TAMPA -- Nagourney, Rutenberg, and Zeleny cast the Wayback Machine to 1992, the year of Pat Buchanan's "cultural war" speech. It was a sop to a protest candidate who won zero primaries. It was, immediately, one of the most pilloried speeches given at that level of politics. But what does it mean?
Beverly Caley, a delegate from Kansas, described the platform — in particular, its strictures on abortion — as the most conservative in her party’s history. There is such a consensus within the party on opposition to abortion rights and same-sex marriage and the importance of faith in public life, she suggested, that raising them this year has created neither surprise nor backlash.
Good for Beverly Caley, I suppose, but is this really more conservative than -- let's pick an example at random -- the 1992 platform? It's online. We can check.
Elements within the media, the entertainment industry, academia, and the Democrat Party are waging a guerrilla war against American values. They deny personal responsibility, disparage traditional morality, denigrate religion, and promote hostility toward the family's way of life. Children, the members of our society most vulnerable to cultural influences, are barraged with violence and promiscuity, encouraging reckless and irresponsible behavior.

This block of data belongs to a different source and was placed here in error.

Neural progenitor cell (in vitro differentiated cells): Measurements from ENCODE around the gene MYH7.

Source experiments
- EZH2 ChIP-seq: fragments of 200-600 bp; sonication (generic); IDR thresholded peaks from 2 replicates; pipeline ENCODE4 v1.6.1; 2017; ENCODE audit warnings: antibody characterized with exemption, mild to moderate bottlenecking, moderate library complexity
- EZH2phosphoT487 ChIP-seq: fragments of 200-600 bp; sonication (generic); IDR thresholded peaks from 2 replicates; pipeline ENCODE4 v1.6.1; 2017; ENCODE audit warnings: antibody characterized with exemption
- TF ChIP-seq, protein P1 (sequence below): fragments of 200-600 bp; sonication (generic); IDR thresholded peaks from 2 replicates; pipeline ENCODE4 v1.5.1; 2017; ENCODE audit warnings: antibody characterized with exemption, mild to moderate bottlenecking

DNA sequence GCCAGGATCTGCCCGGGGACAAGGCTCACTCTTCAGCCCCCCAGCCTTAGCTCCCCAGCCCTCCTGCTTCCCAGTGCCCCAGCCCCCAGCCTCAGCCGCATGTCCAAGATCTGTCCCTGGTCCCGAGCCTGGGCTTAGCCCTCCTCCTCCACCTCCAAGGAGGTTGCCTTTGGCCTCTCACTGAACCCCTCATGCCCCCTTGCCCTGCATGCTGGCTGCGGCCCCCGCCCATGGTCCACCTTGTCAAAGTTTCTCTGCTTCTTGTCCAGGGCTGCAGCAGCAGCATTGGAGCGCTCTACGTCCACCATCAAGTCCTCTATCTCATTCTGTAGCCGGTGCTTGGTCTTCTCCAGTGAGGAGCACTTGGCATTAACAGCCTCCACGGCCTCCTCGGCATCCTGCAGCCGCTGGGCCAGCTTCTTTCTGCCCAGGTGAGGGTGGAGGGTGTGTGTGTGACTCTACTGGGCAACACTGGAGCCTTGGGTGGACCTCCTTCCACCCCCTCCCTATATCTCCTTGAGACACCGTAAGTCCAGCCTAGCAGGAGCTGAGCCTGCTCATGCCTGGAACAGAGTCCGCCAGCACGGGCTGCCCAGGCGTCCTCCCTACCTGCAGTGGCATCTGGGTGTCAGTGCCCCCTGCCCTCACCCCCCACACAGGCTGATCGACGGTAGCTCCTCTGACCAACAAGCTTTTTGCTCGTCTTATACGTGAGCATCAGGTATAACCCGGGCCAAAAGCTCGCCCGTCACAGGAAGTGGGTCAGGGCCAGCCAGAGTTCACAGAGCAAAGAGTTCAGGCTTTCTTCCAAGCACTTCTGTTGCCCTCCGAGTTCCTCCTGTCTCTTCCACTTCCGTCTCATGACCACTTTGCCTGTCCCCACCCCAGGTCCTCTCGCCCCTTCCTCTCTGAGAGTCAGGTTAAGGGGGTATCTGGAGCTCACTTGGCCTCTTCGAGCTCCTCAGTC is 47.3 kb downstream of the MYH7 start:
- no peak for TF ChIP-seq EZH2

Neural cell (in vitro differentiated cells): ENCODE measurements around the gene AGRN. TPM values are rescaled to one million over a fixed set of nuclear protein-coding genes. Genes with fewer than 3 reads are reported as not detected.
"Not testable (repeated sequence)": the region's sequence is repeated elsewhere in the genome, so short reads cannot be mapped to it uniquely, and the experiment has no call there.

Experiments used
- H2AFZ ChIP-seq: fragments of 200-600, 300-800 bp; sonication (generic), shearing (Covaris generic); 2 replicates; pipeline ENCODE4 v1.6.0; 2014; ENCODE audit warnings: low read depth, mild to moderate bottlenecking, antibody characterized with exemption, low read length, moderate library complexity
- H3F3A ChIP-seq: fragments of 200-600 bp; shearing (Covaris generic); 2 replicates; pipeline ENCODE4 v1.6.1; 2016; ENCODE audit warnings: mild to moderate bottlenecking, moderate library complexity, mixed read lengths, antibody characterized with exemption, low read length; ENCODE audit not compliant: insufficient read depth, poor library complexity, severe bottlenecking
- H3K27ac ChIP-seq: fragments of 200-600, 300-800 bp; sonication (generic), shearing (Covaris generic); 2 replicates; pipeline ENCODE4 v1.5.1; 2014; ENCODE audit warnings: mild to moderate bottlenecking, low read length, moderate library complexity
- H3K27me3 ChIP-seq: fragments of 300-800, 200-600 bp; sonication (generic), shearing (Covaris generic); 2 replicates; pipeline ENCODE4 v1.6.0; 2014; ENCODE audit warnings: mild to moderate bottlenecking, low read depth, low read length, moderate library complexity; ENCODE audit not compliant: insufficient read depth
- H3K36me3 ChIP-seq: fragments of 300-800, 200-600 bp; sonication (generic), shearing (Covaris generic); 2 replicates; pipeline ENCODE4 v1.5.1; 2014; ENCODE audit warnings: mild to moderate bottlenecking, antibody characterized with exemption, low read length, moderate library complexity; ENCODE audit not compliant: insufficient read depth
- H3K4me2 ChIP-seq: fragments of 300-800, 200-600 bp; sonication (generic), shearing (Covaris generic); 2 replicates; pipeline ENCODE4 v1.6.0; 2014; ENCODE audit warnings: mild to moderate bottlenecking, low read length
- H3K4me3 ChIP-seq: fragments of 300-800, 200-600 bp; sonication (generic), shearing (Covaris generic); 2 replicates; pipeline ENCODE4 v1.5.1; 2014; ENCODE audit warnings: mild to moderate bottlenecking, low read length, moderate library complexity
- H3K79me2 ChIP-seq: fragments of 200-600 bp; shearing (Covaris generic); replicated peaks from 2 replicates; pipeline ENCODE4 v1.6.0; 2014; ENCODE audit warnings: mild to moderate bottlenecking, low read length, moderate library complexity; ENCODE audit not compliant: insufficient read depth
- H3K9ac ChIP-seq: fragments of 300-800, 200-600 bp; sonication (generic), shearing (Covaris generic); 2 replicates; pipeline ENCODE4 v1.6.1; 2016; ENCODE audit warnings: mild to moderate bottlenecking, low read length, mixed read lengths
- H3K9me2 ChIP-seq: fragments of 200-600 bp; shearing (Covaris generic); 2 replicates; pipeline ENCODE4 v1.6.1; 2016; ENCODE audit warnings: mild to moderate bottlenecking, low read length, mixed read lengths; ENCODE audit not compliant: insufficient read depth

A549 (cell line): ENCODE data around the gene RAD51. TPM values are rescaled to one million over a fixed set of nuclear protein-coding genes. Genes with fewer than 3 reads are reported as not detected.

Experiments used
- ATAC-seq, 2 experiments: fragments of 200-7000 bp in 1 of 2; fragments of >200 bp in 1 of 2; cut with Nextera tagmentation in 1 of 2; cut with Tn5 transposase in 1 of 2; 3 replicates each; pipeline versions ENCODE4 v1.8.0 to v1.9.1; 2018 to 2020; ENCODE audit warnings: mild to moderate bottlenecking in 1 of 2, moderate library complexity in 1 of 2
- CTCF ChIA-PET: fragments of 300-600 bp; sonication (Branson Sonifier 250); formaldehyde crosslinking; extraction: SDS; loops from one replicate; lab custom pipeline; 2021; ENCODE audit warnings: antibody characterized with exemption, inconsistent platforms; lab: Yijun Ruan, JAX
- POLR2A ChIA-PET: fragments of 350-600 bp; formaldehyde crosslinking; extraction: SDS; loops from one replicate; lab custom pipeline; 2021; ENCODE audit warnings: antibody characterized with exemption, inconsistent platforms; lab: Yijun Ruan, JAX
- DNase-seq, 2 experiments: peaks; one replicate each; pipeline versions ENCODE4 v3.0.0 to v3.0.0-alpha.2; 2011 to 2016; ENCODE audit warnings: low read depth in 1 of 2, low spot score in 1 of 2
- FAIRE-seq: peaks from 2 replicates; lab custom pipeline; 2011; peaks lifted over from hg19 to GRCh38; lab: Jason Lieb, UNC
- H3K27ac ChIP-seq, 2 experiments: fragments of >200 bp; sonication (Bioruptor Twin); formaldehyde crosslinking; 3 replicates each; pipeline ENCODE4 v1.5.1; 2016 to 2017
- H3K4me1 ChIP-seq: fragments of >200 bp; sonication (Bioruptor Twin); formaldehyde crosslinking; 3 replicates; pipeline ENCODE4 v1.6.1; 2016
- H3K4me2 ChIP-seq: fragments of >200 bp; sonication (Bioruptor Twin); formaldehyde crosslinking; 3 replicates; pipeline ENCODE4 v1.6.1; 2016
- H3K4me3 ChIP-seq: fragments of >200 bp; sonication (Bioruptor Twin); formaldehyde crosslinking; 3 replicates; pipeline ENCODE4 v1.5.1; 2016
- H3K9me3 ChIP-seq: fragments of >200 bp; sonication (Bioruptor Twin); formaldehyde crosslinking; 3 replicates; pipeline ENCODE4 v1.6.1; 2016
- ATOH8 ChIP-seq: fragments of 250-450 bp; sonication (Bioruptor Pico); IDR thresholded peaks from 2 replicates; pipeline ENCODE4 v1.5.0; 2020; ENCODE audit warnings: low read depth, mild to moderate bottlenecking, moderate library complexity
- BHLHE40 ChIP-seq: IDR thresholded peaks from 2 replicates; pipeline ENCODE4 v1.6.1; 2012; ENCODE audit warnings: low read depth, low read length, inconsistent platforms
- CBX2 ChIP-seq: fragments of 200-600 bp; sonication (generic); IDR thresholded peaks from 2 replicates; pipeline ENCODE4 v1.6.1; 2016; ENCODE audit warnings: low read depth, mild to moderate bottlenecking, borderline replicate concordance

Okay, then. Later, we get a not-by-name denunciation of rap music ("the advocacy of violence against law enforcement officers"), a ban on porn, support for the Pornography Victims Compensation Act, and "any legislation or law which legally recognizes same-sex marriages and allows such couples to adopt children or provide foster care." The new GOP platform does not mention gay adoption. By what measure is it "the most conservative"? One theory: It isn't the most conservative, but saying it is fulfills the "scary, Akin-alike Republicans" storyline.